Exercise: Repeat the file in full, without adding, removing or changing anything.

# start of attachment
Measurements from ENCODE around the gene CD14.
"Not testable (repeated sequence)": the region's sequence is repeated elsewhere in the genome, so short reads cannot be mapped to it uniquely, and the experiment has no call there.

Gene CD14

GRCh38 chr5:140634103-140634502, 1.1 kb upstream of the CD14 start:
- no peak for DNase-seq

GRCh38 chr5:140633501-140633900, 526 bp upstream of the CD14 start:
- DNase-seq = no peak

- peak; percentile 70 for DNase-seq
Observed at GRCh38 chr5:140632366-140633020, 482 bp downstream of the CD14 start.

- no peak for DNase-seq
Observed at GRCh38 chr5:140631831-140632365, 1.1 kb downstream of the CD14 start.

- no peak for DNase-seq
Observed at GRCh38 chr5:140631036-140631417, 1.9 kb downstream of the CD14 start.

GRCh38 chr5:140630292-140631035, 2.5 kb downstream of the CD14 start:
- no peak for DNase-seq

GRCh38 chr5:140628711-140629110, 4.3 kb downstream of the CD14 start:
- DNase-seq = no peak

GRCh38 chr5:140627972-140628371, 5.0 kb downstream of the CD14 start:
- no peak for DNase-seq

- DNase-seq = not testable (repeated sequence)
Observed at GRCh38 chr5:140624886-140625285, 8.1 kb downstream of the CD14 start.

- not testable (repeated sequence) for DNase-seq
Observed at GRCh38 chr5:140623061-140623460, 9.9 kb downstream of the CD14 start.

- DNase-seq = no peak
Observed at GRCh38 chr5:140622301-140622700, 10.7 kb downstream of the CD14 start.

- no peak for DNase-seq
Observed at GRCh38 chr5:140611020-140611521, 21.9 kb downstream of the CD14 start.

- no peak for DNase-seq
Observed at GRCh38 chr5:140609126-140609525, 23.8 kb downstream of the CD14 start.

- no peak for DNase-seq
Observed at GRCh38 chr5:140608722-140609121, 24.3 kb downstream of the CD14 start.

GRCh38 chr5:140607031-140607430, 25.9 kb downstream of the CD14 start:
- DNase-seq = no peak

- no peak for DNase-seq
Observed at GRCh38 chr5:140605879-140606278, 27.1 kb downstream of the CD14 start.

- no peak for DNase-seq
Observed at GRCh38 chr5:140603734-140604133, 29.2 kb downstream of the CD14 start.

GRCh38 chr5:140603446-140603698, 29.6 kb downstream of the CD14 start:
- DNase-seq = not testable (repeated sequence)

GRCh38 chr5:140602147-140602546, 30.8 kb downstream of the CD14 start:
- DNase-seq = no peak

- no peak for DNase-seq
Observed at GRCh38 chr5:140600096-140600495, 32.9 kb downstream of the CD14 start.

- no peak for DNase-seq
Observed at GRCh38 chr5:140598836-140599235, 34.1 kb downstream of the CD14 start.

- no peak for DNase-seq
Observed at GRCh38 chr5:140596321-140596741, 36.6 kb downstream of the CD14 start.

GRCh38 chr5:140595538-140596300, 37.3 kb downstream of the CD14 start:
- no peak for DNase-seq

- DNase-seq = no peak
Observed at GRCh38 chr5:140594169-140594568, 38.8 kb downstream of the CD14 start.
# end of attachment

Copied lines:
Measurements from ENCODE around the gene CD14.
"Not testable (repeated sequence)": the region's sequence is repeated elsewhere in the genome, so short reads cannot be mapped to it uniquely, and the experiment has no call there.

Gene CD14

GRCh38 chr5:140634103-140634502, 1.1 kb upstream of the CD14 start:
- no peak for DNase-seq

GRCh38 chr5:140633501-140633900, 526 bp upstream of the CD14 start:
- DNase-seq = no peak

- peak; percentile 70 for DNase-seq
Observed at GRCh38 chr5:140632366-140633020, 482 bp downstream of the CD14 start.

- no peak for DNase-seq
Observed at GRCh38 chr5:140631831-140632365, 1.1 kb downstream of the CD14 start.

- no peak for DNase-seq
Observed at GRCh38 chr5:140631036-140631417, 1.9 kb downstream of the CD14 start.

GRCh38 chr5:140630292-140631035, 2.5 kb downstream of the CD14 start:
- no peak for DNase-seq

GRCh38 chr5:140628711-140629110, 4.3 kb downstream of the CD14 start:
- DNase-seq = no peak

GRCh38 chr5:140627972-140628371, 5.0 kb downstream of the CD14 start:
- no peak for DNase-seq

- DNase-seq = not testable (repeated sequence)
Observed at GRCh38 chr5:140624886-140625285, 8.1 kb downstream of the CD14 start.

- not testable (repeated sequence) for DNase-seq
Observed at GRCh38 chr5:140623061-140623460, 9.9 kb downstream of the CD14 start.

- DNase-seq = no peak
Observed at GRCh38 chr5:140622301-140622700, 10.7 kb downstream of the CD14 start.

- no peak for DNase-seq
Observed at GRCh38 chr5:140611020-140611521, 21.9 kb downstream of the CD14 start.

- no peak for DNase-seq
Observed at GRCh38 chr5:140609126-140609525, 23.8 kb downstream of the CD14 start.

- no peak for DNase-seq
Observed at GRCh38 chr5:140608722-140609121, 24.3 kb downstream of the CD14 start.

GRCh38 chr5:140607031-140607430, 25.9 kb downstream of the CD14 start:
- DNase-seq = no peak

- no peak for DNase-seq
Observed at GRCh38 chr5:140605879-140606278, 27.1 kb downstream of the CD14 start.

- no peak for DNase-seq
Observed at GRCh38 chr5:140603734-140604133, 29.2 kb downstream of the CD14 start.

GRCh38 chr5:140603446-140603698, 29.6 kb downstream of the CD14 start:
- DNase-seq = not testable (repeated sequence)

GRCh38 chr5:140602147-140602546, 30.8 kb downstream of the CD14 start:
- DNase-seq = no peak

- no peak for DNase-seq
Observed at GRCh38 chr5:140600096-140600495, 32.9 kb downstream of the CD14 start.

- no peak for DNase-seq
Observed at GRCh38 chr5:140598836-140599235, 34.1 kb downstream of the CD14 start.

- no peak for DNase-seq
Observed at GRCh38 chr5:140596321-140596741, 36.6 kb downstream of the CD14 start.

GRCh38 chr5:140595538-140596300, 37.3 kb downstream of the CD14 start:
- no peak for DNase-seq

- DNase-seq = no peak
Observed at GRCh38 chr5:140594169-140594568, 38.8 kb downstream of the CD14 start.